Robert and his unit landed on Gallipoli in early September 1915 and entered the section of the front where his brother had just been killed. Lone Pine had become the scene of a grinding battle of attrition. Australian troops were occupying the front line trenches and withstanding constant sniper fire and Turkish shelling, but did not make large-scale attacks on enemy positions. The Turkish bombardments and sniper fire was so intense that battalions constantly rotated their time at the front: one day on, one day off. Robert Emery and the 24th Battalion spent 16 weeks swapping front line duties with the 23rd Battalion on a day to day basis. At the same time, the oncoming winter and increasingly cold and inhospitable conditions led to rampant disease. In the month of October alone, the 24th Battalion suffered 302 casualties, sick, wounded, or killed ¬– roughly a third of its total strength.

On 29 November, Robert Emery and the 24th Battalion continued the routine of relieving their comrades in the 23rd when they came under attack from a particularly heavy three and a half hour long bombardment of Turkish 12- and 8-inch calibre shells. His battalion suffered over 50 casualties in a single day.

In the ensuing chaos, Robert was reported as missing, but his body was soon discovered and he was reported as killed in action. He was 24 years old.

He was buried at the Brown’s Dip Cemetery on the Gallipoli Peninsula but was later moved to the Lone Pine Cemetery, where his remains lie today under the epitaph chosen by his grieving family: “Your spirit is ever with us”.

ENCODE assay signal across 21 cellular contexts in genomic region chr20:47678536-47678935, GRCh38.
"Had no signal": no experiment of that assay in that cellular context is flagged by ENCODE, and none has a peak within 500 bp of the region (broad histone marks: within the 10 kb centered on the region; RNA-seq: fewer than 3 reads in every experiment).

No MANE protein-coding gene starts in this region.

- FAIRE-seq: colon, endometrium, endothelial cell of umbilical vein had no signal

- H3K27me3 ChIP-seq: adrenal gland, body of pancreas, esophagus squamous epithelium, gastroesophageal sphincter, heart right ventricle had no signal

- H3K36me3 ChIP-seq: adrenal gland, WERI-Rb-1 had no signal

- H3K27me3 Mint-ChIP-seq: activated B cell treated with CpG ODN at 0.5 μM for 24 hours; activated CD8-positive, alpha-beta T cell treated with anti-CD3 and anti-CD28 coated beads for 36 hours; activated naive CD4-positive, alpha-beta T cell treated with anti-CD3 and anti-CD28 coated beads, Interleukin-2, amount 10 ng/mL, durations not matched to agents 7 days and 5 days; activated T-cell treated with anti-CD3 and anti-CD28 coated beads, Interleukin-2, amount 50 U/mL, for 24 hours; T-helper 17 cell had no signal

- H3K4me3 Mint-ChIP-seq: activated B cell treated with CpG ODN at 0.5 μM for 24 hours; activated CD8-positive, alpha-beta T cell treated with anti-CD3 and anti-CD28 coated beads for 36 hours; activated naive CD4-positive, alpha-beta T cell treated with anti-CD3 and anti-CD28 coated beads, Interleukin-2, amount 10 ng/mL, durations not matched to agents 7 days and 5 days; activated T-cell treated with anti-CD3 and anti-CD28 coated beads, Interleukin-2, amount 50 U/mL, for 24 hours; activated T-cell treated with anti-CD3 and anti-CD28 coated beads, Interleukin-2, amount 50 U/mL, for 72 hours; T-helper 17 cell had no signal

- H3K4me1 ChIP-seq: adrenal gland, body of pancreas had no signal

The details of Walter’s death, however, remain unknown. Originally reported as missing, believed wounded in action, in October 1915 his father enquired about the nature and extent of his son’s injuries. He was heartbroken to learn that his son, who he believed to have only been wounded, had died two months previously. It was not until March 1916 that a board of inquiry was able to establish that Walter Emery had been killed in action on 8 August 1915, one of 2,277 Australian casualties suffered in the Battle of Lone Pine.

With no known grave, today Walter Emery is listed on the Lone Pine Memorial, where the names of nearly 5,000 Australian and New Zealand troops are recorded. The remains of his brother, Robert, lay close by in the same cemetery.

Private Walter Sydney Emery and Lance Corporal Robert Norman Emery are listed on the Roll of Honour on my right among almost, 62,000 Australians who died while serving in the First World War.

This is but one of the many stories of service and sacrifice told here at the Australian War Memorial. We now remember Private Walter Sydney Emery and Lance Corporal Robert Norman Emery, who gave their lives for us, for our freedoms, and in the hope of a better world.

David Sutton
Historian, Military History Section